Sian Edwards insists that Musin is not a bitter man. Certainly, his position as a conducting mentor is virtually unique. But why are there so few? "All of them want to conduct. None of them bothered to think about the problems of pedagogy, as I did," Musin himself remarks. Undoubtedly true, but what is there to teach? Can't any musician become a conductor? "It's a very special gift. Rostropovich, for instance, is a very great musician, but his conducting is on a much lower level than his musicianship. He was very badly taught. The last time I saw him," Musin chuckles, "he said he wanted to study with me."
Edwards first heard about Musin while attending the Kondrashin conducting course in Hilversum in 1981. Neeme Jarvi, another product of the Leningrad school, was taking the course and, while Edwards admits that she couldn't really understand what Jarvi was trying to teach, she did think that his style, with its grace, fluidity and power, was very impressive. "Naturally, I practise five hours a day," Jarvi told Edwards, who was flabbergasted at the idea that conducting was something you could practise at all.
As Edwards says of her student days at the Royal Northern College of Music: "At the end of my five years, I could do all the things expected of young British conductors - fix orchestras, put on concerts and so on - but I couldn't sense the connection, when I stood in front of the band, between my hands and the music."
Edwards studied with Musin for two years from 1983. "His technique is based on circular movements; whereas, in Britain, we tend to approach conducting by beating out bars up and down, very vertically. Musin says that the only way you can show a beat is how you move towards a certain point in the air and how you move away from it. There's no point in stabbing the air - people can't get hold of that. Everything's in the upbeat. As amateurs in Britain, we would say 'How's your downbeat?'; whereas Musin would say 'How's your upbeat?' Everybody who comes through the Leningrad School has an ease and release at high points, rather than getting tighter and tenser. Certainly in Beethoven, at a big moment, Musin would be at his most relaxed, whereas I would be getting more and more wound up. It was a wonderful revelation to me that conducting could have this element of tension and release as implied in the music."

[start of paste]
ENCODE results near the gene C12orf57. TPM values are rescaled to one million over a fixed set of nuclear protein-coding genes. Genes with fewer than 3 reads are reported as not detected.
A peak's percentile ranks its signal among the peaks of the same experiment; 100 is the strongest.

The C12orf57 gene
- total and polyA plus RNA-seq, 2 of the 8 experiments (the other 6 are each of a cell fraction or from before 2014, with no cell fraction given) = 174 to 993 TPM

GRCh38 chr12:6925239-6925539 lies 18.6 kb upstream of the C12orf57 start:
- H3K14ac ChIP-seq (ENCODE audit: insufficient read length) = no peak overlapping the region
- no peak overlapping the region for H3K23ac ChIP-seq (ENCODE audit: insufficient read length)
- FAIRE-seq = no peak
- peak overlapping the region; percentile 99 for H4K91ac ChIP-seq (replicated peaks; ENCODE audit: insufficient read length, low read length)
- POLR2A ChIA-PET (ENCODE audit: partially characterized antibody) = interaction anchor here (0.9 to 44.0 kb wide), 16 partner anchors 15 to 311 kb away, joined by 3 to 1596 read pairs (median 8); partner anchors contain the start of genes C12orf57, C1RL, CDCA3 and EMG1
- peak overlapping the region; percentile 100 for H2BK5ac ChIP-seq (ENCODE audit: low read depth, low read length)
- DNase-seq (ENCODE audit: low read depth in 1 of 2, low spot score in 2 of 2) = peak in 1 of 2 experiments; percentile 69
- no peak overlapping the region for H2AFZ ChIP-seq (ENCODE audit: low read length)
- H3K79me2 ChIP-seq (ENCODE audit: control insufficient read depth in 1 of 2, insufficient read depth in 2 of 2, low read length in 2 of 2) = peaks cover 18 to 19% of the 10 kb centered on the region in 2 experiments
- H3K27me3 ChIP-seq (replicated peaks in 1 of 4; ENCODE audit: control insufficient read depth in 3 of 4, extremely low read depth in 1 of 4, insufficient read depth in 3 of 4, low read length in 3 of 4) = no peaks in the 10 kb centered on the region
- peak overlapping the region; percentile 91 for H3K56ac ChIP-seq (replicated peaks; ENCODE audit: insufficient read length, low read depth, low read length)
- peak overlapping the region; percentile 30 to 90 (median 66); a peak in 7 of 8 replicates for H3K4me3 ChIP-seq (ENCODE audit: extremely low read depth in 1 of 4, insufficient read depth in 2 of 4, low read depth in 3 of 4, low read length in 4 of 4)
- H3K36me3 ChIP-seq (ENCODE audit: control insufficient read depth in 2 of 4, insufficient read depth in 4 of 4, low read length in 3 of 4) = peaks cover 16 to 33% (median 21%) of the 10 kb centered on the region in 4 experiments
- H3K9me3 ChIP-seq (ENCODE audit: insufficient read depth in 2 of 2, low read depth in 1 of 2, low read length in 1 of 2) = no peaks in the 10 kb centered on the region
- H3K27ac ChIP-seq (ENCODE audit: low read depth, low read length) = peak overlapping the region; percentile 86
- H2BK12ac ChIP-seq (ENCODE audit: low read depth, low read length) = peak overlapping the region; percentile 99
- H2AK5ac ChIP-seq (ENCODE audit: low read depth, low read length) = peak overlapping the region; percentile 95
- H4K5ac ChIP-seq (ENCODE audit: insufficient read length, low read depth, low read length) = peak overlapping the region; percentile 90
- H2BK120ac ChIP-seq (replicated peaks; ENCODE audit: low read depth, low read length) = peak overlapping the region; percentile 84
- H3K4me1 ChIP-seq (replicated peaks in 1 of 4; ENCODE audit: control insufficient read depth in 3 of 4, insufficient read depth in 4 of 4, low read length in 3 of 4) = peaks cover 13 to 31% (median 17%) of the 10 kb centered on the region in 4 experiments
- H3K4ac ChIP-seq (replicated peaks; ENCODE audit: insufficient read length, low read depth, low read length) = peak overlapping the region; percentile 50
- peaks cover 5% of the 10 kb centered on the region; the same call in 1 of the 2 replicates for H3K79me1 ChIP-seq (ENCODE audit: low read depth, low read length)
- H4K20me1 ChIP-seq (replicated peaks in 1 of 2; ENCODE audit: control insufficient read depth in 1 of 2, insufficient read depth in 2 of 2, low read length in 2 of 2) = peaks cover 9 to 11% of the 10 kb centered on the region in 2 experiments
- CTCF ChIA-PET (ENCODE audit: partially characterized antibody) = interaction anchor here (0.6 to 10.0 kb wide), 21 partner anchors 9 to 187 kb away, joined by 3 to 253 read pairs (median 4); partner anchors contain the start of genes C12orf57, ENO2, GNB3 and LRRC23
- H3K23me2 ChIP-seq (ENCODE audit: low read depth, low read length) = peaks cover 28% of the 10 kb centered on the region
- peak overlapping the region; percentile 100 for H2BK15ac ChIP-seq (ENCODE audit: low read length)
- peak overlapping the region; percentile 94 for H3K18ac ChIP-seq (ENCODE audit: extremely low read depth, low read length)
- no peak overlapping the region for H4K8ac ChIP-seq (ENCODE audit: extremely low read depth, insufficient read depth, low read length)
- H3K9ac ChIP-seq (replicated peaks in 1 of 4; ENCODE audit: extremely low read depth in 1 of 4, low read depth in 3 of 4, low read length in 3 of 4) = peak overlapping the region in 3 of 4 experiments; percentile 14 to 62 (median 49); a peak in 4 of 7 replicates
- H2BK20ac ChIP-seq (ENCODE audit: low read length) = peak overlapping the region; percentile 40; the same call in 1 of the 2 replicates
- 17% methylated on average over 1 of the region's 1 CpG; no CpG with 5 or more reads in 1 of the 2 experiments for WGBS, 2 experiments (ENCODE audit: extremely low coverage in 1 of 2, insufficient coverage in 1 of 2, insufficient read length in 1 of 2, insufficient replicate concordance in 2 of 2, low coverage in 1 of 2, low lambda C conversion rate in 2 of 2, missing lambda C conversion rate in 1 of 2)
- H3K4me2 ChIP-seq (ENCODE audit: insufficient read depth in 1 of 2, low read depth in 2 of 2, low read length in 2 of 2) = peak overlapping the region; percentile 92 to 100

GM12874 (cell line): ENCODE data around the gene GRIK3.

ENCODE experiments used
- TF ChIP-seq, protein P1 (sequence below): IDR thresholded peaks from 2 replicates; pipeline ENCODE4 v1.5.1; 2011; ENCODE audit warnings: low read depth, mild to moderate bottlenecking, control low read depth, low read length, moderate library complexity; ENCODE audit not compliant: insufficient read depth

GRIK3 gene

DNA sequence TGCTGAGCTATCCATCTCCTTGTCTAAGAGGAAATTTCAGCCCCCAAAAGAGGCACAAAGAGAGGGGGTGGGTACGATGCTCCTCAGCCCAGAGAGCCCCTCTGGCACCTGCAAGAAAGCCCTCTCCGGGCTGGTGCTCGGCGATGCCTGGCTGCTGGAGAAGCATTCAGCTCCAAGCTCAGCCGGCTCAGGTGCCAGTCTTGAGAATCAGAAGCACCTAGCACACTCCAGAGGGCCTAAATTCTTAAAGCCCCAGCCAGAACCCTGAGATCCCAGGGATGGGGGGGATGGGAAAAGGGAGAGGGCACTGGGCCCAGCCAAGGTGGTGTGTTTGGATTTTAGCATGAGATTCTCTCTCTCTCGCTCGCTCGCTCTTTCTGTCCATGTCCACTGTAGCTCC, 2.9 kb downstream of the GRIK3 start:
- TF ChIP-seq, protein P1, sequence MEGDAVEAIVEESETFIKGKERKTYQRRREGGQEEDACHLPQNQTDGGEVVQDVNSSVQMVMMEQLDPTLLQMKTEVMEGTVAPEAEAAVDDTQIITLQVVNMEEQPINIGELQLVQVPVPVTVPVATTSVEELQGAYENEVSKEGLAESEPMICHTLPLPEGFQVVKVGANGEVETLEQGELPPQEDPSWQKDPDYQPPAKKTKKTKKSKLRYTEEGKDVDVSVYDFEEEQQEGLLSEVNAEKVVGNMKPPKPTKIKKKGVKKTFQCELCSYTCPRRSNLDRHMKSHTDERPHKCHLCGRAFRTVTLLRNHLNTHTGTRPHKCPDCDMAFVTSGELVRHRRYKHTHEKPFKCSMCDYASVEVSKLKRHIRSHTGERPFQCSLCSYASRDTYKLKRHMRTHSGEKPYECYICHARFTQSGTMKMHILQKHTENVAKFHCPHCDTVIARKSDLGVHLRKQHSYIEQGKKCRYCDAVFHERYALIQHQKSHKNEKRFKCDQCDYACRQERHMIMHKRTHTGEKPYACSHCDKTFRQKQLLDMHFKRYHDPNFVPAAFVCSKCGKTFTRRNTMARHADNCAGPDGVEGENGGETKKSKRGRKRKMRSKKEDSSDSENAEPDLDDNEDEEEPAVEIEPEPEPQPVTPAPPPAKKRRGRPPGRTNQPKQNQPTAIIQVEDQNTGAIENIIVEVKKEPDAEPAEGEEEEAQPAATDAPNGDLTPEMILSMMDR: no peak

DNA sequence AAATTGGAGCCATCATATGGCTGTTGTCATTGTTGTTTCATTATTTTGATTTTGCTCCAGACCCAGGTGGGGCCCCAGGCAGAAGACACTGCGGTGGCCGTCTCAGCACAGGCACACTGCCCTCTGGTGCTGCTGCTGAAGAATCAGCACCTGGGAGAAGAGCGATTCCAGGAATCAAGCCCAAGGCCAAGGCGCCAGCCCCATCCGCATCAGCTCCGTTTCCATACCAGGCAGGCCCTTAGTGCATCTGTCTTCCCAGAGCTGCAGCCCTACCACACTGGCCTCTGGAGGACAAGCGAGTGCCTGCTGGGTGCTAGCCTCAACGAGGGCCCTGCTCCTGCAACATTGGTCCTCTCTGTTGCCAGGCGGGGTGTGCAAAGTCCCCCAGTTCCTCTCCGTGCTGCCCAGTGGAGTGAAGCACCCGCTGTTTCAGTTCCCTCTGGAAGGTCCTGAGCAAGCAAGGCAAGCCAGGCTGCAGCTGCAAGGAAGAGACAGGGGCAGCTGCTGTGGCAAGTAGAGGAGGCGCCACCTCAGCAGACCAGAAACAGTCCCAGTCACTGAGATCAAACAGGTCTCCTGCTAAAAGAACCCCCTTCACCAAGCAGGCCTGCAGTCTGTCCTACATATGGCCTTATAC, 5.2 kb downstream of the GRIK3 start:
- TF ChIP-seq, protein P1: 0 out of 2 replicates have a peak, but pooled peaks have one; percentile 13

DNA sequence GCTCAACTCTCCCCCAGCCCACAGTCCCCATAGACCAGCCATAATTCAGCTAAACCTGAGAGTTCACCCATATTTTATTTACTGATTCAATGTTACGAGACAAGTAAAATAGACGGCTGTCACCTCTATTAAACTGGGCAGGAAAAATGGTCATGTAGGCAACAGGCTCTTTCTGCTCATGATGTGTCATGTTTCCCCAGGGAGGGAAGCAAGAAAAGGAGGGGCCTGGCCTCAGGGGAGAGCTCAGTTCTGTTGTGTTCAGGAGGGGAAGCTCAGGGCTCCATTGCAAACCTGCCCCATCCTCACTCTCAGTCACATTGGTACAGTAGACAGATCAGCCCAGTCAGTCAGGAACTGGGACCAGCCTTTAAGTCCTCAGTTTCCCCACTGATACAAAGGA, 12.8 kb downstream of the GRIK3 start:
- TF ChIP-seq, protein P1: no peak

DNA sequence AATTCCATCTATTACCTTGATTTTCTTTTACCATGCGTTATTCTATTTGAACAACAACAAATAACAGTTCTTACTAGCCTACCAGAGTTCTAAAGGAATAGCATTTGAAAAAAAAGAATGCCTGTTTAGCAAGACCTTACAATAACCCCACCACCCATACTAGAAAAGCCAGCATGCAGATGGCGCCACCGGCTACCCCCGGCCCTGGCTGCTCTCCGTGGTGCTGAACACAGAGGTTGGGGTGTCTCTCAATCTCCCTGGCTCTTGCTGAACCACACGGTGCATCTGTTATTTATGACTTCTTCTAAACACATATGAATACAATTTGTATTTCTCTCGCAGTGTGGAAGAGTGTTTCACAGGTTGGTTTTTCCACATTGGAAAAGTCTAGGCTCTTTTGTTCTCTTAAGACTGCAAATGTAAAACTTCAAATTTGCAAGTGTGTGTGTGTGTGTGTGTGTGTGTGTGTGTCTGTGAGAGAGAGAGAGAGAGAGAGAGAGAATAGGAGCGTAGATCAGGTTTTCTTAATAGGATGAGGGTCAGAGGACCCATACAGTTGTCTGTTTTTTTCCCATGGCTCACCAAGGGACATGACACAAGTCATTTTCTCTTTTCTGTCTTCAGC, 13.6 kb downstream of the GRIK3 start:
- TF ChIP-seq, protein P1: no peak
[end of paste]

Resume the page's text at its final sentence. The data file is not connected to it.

Brabbins, like Edwards a winner of the Leeds Conducting Competition, studied with Musin from 1986 to 1988. For him, he says, it was back to basics. "In my first lesson, he gave me one of his three conducting books, and at the back were pages of conducting exercises, short rhythms without pitches, like studies for any other instrument. I practised these for weeks and weeks."
As he began his masterclasses in London last October, Musin was gentle but stern: "Conducting could be regarded as simple, but it's very difficult. Something difficult is only something we don't know. You must know what you are looking for and what you want to achieve. You must show the meaningful content and connection between the beats. You must know the shape of a phrase and prepare for it. You must know the dynamics of a musical structure and the emotion. A conductor can never conduct being neutral."
So how will this admired pedagogue be received by the RPO when he makes his belated British debut next week? Sian Edwards laughs: "It will be like Otto Klemperer coming back."
n Ilya Musin conducts Mozart, Prokofiev and Rimsky-Korsakov with the RPO, Sat 17 Feb, 7.30pm Barbican, EC1 (0171-638 8891)Reuse content